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Summer in London: Last Chance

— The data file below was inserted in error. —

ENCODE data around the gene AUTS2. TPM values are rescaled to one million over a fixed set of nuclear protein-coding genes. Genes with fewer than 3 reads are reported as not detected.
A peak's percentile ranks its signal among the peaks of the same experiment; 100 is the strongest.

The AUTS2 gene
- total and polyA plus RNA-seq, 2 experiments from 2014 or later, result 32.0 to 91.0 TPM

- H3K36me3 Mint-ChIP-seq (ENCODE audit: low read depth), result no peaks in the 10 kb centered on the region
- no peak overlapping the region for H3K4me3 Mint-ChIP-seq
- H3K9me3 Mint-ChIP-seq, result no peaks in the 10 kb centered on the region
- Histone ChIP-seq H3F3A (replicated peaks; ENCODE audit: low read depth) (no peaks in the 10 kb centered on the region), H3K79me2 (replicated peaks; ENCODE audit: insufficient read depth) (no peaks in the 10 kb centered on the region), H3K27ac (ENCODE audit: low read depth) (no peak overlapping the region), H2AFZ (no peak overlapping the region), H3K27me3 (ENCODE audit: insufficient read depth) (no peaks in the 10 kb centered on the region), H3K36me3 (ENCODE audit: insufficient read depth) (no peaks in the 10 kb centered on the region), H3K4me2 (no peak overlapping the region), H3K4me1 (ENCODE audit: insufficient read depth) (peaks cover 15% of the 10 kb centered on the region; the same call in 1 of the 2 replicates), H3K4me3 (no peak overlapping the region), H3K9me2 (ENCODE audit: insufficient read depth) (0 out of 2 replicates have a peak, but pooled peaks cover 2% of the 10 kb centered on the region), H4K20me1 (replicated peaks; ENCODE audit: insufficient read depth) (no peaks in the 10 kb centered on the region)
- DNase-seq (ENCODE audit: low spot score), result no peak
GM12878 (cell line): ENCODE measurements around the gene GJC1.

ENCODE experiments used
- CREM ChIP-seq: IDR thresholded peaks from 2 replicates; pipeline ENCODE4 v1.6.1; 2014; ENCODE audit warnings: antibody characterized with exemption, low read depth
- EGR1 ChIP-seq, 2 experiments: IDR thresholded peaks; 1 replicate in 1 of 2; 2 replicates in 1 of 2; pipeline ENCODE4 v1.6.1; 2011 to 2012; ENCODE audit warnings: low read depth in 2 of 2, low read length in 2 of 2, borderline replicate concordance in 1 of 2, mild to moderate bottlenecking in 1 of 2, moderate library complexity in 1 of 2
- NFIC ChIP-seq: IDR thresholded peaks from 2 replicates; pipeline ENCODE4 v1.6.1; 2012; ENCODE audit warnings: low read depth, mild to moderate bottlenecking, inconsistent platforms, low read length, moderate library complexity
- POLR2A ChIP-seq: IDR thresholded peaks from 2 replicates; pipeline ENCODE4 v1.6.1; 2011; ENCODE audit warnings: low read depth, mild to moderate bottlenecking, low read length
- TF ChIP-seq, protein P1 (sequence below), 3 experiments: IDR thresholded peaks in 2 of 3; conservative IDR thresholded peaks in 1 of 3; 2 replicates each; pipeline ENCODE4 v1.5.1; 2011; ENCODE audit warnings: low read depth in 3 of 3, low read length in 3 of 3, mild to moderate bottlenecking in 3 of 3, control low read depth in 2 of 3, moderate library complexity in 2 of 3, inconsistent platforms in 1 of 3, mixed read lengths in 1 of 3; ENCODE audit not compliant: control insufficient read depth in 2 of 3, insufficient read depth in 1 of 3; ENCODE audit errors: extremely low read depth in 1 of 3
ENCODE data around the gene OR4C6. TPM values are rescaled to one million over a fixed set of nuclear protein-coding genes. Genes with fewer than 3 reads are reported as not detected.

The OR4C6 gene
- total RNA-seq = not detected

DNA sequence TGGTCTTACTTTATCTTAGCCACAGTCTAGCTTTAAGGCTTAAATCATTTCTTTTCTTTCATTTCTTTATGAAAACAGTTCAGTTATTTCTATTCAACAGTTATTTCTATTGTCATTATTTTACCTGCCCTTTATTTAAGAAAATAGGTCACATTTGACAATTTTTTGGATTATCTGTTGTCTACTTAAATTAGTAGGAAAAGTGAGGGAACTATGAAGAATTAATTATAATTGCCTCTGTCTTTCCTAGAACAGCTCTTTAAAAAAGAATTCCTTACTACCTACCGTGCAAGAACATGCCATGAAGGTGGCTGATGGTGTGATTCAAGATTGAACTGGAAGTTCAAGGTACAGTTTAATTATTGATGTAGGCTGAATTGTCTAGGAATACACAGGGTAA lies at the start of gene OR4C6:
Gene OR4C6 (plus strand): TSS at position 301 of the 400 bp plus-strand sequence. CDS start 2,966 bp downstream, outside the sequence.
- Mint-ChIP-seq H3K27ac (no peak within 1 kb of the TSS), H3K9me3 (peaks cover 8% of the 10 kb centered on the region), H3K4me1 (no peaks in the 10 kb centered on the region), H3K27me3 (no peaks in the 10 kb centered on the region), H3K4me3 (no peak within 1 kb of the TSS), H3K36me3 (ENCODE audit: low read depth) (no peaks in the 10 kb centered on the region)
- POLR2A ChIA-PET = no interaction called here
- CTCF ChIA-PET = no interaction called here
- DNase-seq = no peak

We’ve come up with a last-minute article about last-minute things that last-minute you can do to get the most out of summer in London. We’re not big on technicalities here. If it’s sunnier and warmer than the majority of the year, then it’s probably still summer. So here are some ideas to get you going (you’d better get going quick). But first, an appropriate verse from Mr Bob Dylan’s Desolation Row, a perfect depiction of the twilight of the good times. They’re sweeping up the mounds of confetti, They’re taking the bunting down, The bouncy castle’s been deflated, The ice cream man’s left town. But there’s still time to see some of the following Events as you’re about to read, Who are point blank refusing to come inside Like a dog running off from its lead. And if you have any suggestions On stuff to do before the summer goes Just let us know with a comment in the Comment box below. Get Down by the River Totally Thames is a festival that encourages you to get outside (whatever the weather) to engage with and celebrate the city’s main water feature, the River Thames. The month-long festival of events kicks off on 1st September and wraps up on the 30th, meaning its perfectly placed to pick you up as the holidays draw to a close. Highlights include nighttime kayak tours on the river, a huge regatta challenge event on the 29th and concerts in the bascule chambers of Tower Bridge. The centrepiece artwork of the festival is The Ship of Tolerance, a boat with a sail made up of illustrations by 100 local schoolchildren. It will be bobbing up to the Tate Modern from the 4th September, but for now it’s at the Royal Docks. Find out more on the Totally Thames website. Go Royal Yeah, yeah, not very summery is it. We know. But this is still one the best things to do with your summer in London, particularly as it cools down. September is the last month in which you can enjoy a visit to Buckingham Palace and its wonderful state rooms. The Queen and her family are still on their summer holidays, so take up the chance to see the magnificent Grand Staircase and marvel at the cream and gold fixtures and fittings of the White Drawing Room. Don't forget to take a walk around the sprawling Palace Garden with its grand herbaceous border and rose garden. You can take a tour of Buckingham Palace up until the 29th September, so book now to avoid disappointment. Check availability on their website here. Stay Outside as Long as You Can OK, this is more like it. Just because it’s September doesn’t mean the sun’s completely gone and being outside is unbearable. You’re thinking of October. Until October, Summer in London is go. And where better to enjoy Summer in London than on one of the capital’s best rooftop bars. From Shoreditch’s buzzing Queen of Hoxton, to Lost in Brixton’s new jungle-themed roof terrace, there are plenty of above-ground areas where you can drink, eat and wave a long goodbye to the sun. Check out our recommendations for the best rooftop bars in London here. Music-wise, we’re really excited about The Nest Collective’s Campfire Club events taking place in September. They’ve been delighting intimate audiences all summer with folk acts and drinks around the campfire. There’s nothing quite like music round the flames as the nights draw in and these guys know it. Check out all their September events here. The capital’s excellent set of outdoor cinemas are not willing to give up on summer in London. Pop Up Screens’ enthusiasm for movies alfresco isn’t going anywhere any time soon, with the touring screen heading to Fulham, Holborn, Hammersmith, Greenwich and Parsons Green before September is through. Bohemian Rhapsody, The Incredibles 2, The Greatest Showman and Get Out are among some of the flicks they’re bringing with them. The Luna Cinema is also still going through September, with showings of The Meg, The Favourite and A Star is Born at various London venues. And the always-popular Rooftop Film Club are bringing screenings of Cruel Intentions, Rocketman, The Blair Witch Project and many more to Roof East, the Bussey Building and Queen of Hoxton. A Different Kind of Festival Season Well, we’ve already told you about the Totally Thames festival that is totally happening this September, but there are other fantastic to get out and enjoy as summer in London wraps up as slowly as we’ll allow it to. The Udderbelly Festival on the South Bank is enjoying its biggest and most popular year yet. It has plenty of family-friendly arts events, Udderbelly Lates evenings for adults-only and live podcast recordings this year. That’s in addition to its usual packed schedule of fantastic circus, comedy, cabaret and music performances. With tons of street food places available at each performance, this London pop-up has a real festival atmosphere that’ll help you forget that school is back and you’ve got deadlines coming up. Have a look-see here for more info on what to book. London Design Festival kicks off on 14th September, turning the city into its stage until the 22nd. There’s a ludicrous amount of stuff to see this year, with over 400 large-scale pieces of public art and installations, exhibitions and talks across the city. We’re particularly looking forward to seeing Japanese architect Kengo Kuma’s Bamboo Ring outside the Victoria and Albert Museum, as well as Please Be Seated by Paul Cocksedge in Finsbury Square. Work out your festival itinerary here. And dovetailing seamlessly with the London Design Festival is Open House London. This annual festival of architecture that sees many of London’s architectural landmarks open their doors for free. This year, it’s taking place on the weekend of 21st-22nd September. Take a look inside the Greek Masonic Temple close to Liverpool Street, explore the iconic Custom House on the north bank of the Thames, or join the ballot to be in with a chance of heading up The Shard. Check out the extensive set of buildings open this year on the Open House London website. So, those are some of the things we’ll be doing to cling onto summer in London. If you’ve got any other ideas, let us know in the comments below.